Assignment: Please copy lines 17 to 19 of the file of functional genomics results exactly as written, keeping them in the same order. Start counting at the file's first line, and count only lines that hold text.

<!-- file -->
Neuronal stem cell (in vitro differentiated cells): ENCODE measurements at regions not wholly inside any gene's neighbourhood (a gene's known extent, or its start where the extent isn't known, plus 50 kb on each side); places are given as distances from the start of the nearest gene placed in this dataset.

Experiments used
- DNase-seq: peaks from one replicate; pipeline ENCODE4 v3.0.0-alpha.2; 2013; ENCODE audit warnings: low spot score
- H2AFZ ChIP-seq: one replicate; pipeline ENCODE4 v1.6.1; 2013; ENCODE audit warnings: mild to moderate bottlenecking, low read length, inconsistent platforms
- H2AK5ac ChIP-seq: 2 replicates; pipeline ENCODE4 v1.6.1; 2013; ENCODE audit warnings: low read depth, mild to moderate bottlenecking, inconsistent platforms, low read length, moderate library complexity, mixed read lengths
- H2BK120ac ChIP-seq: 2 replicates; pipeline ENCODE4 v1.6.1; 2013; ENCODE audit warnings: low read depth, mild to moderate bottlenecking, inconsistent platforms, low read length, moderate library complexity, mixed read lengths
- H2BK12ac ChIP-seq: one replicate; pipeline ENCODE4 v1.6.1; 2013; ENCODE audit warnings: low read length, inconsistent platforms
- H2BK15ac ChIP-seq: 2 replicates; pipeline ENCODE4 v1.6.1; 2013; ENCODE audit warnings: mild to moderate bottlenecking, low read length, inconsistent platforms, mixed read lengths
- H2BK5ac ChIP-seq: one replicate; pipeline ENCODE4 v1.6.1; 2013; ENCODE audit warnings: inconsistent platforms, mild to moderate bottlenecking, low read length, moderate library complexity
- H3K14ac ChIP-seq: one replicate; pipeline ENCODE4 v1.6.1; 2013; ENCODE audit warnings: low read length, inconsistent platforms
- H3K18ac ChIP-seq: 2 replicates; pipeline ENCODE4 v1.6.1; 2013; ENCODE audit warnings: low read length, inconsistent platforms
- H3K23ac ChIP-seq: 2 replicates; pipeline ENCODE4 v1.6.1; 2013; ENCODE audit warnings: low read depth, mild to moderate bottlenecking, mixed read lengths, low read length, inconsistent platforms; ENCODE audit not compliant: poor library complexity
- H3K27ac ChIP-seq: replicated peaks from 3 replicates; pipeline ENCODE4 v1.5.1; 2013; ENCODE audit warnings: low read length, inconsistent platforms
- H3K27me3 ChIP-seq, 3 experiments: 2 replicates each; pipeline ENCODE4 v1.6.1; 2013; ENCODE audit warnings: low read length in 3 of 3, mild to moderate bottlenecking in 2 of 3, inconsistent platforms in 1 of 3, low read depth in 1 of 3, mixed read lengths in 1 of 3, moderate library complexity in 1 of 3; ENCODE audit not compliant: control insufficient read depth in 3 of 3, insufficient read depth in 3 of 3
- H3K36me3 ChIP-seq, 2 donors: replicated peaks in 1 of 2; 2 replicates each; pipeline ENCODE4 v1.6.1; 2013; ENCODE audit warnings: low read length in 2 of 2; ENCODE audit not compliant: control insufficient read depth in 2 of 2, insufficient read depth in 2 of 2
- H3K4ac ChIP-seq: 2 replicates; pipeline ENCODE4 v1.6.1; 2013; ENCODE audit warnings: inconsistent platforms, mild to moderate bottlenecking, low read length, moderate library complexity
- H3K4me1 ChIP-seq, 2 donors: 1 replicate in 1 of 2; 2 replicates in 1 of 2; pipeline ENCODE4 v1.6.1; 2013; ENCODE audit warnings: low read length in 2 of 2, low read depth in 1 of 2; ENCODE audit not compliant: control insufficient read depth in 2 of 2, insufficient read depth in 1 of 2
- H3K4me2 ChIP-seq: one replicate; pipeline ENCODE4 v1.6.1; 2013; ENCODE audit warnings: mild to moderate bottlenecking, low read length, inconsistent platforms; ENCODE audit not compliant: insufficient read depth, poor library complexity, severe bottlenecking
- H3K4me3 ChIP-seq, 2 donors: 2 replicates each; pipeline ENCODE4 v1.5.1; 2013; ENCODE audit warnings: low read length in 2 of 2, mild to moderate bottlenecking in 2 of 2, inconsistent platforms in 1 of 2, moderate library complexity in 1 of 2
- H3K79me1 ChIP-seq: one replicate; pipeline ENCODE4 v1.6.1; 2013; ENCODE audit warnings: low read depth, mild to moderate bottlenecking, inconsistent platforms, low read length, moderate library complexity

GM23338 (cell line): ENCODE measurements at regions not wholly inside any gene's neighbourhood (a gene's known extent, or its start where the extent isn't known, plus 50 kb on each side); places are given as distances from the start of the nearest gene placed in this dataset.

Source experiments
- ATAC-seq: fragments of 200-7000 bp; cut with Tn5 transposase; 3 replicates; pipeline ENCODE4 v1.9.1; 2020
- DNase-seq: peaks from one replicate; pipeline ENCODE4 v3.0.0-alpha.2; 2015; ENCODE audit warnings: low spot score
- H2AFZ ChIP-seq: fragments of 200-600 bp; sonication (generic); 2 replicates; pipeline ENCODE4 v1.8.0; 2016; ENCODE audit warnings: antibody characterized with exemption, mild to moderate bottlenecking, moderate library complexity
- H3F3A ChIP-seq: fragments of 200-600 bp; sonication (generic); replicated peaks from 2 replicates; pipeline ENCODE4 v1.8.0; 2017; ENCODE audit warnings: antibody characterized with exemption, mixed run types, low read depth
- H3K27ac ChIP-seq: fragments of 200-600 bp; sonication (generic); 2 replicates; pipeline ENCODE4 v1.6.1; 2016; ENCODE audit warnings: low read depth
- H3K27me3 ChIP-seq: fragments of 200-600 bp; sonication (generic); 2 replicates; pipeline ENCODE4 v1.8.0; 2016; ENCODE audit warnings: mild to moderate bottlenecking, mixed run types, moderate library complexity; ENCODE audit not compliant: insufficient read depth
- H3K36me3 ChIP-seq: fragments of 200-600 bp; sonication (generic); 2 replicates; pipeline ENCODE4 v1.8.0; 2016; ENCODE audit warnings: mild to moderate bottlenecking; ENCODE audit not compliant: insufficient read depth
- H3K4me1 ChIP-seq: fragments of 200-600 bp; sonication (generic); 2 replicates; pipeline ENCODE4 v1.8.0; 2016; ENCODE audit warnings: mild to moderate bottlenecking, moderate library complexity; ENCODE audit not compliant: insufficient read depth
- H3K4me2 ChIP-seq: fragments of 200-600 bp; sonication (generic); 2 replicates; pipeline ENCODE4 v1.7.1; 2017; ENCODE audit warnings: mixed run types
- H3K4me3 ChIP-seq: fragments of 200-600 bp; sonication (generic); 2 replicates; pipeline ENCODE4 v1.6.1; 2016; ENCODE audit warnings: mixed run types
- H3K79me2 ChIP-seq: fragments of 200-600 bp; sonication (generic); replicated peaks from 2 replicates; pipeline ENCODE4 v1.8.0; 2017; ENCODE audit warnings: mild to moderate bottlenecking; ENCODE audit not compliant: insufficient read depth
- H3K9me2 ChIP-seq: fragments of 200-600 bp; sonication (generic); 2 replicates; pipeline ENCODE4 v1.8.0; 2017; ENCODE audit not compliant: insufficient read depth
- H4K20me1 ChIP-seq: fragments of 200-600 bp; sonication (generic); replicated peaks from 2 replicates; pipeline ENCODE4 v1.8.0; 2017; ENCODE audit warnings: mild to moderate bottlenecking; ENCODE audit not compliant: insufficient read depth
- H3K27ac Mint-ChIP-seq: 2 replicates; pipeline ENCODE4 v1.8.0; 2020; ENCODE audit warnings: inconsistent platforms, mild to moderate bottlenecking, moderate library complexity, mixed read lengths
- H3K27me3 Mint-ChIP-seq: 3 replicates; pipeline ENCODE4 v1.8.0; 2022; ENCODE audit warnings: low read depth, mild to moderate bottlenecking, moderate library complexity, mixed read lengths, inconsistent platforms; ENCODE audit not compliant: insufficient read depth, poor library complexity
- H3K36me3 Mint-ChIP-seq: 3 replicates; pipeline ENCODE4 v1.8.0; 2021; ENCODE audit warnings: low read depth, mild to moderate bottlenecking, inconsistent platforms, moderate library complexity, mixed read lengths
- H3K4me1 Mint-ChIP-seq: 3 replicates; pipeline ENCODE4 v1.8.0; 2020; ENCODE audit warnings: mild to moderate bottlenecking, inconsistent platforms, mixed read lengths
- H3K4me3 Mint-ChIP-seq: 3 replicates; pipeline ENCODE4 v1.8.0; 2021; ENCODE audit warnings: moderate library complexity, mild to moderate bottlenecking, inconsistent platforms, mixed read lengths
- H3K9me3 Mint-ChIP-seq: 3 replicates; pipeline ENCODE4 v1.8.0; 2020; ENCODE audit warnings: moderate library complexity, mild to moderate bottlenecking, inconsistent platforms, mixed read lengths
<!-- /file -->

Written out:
- H3K4me1 ChIP-seq, 2 donors: 1 replicate in 1 of 2; 2 replicates in 1 of 2; pipeline ENCODE4 v1.6.1; 2013; ENCODE audit warnings: low read length in 2 of 2, low read depth in 1 of 2; ENCODE audit not compliant: control insufficient read depth in 2 of 2, insufficient read depth in 1 of 2
- H3K4me2 ChIP-seq: one replicate; pipeline ENCODE4 v1.6.1; 2013; ENCODE audit warnings: mild to moderate bottlenecking, low read length, inconsistent platforms; ENCODE audit not compliant: insufficient read depth, poor library complexity, severe bottlenecking
- H3K4me3 ChIP-seq, 2 donors: 2 replicates each; pipeline ENCODE4 v1.5.1; 2013; ENCODE audit warnings: low read length in 2 of 2, mild to moderate bottlenecking in 2 of 2, inconsistent platforms in 1 of 2, moderate library complexity in 1 of 2